The history of Hector and Daniel is so interesting. They’re like two opposing metals that were fused together in a furnace which was an event in Chechnya. They were on an operation together that went terribly wrong. They’ve been kind of bound by this event. Their friendship is rooted in that but at the same time Daniel can sense that there’s something amiss with Hector. It’s really complicated to play that – I wouldn’t say they necessarily liked each other but they find themselves in one another’s company a lot. They collaborate and they work together and it would seem on the surface they are very good friends. But there’s something, like a metallic taste underneath, that neither of them can identify.
Let’s talk about your relationship with Esther (Mina Tander). You start off adversarial but you warm up a little bit…
It’s interesting. Esther was one of the very last characters of the first block and one of the last actors I worked with. It was the last day of the shoot before we were going to break before Christmas. We’d all had a big quaff of Berlin Station so we thought we knew the kind of show we were doing. Then Mina Tander walked in as Esther and kind of changed the game for Daniel and for me actually. She is his counterpart really, his equivalent in the German BFE. She’s a smart lady, she’s fiercely patriot and she has the ability like a cat to metaphorically slip under a door. She can run people. She is working Daniel and he knows she’s working him and he lets her work him. It’s a very complicated relationship of “I see you, I see you see me , I see you see me see you, let’s just look at each other.” He’s desperate to look under the mask but he doesn’t want to take it off.
What sets Berlin Station apart?
I was involved in a really great spy genre for the BBC called Spooks. At the time one of the great tools the spy had was technology. At the time we laughed at iris scanner and fingerprint scanning and facial recognition on CCTV. Of course now it’s everywhere – we’ve got it on our phones. At this point in 2016, it’s suddenly that the technology arena is no longer safe. Phones can be switched on and listened to more than we could bear to realise. We have to move not back but sideways into a new area of spy craft rooted in here and now. Berlin Station is the sharp tip of American activity on the global stage which means it becomes the focus on Shaw’s activities. There’s nothing retro about it.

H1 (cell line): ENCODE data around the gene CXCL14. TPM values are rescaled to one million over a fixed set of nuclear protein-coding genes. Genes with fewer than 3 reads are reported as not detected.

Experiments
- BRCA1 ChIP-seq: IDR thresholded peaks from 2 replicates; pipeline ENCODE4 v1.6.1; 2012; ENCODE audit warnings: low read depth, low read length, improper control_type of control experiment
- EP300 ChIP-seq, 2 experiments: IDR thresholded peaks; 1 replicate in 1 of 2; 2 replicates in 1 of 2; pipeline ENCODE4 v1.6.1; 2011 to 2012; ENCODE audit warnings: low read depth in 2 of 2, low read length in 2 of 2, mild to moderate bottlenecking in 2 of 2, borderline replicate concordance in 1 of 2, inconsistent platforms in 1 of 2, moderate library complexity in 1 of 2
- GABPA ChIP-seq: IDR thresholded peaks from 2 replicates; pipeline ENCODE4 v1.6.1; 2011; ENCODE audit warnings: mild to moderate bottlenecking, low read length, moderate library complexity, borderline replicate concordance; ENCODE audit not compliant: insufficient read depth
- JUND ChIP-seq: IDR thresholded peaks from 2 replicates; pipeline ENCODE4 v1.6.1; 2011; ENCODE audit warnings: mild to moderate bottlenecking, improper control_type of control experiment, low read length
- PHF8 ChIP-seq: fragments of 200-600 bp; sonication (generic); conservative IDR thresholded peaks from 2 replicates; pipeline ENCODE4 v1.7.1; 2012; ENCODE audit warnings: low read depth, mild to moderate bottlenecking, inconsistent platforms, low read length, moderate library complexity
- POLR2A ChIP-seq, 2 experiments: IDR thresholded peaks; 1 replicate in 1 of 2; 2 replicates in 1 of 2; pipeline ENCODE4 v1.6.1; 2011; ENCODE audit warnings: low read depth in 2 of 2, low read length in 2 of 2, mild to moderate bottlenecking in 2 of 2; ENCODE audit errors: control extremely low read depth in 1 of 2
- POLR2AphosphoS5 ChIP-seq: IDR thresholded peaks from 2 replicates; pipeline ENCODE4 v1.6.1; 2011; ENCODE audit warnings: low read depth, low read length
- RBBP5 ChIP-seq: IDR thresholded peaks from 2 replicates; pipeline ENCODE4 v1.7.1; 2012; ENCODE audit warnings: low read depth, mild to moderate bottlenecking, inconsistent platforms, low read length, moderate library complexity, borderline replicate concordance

It’s authentic too. I read as many novels as I could on the genre, on the CIA, on East Berlin, on West Berlin, on what life would be like growing up through that route that Daniel took. I’ve been haunted by going onto my newsfeed every day and seeing before my eyes storylines we are talking about in this.
Why do you think people enjoy espionage stories like Berlin Station?
One of the things I was going to say in reference to acting and spies – one of the things that attracts audiences to the spy genre is because I think they enjoy the possibility of disappearing. If you asked anybody, what superpower would you choose, many many people would say invisibility, the ability to disappear. That’s at the root of why we enjoy espionage so much. These people can somehow disappear or step outside the parameters of society and operate on another level. It’s something we all fantasise about a little bit.
In the show there are a lot of colourful agent names like ‘Joker’ and ‘Swingset’. If you were an agent, what would your spy name be?
I’ve got to think of something witty now! I can’t think of anything… maybe ‘Eyeball’?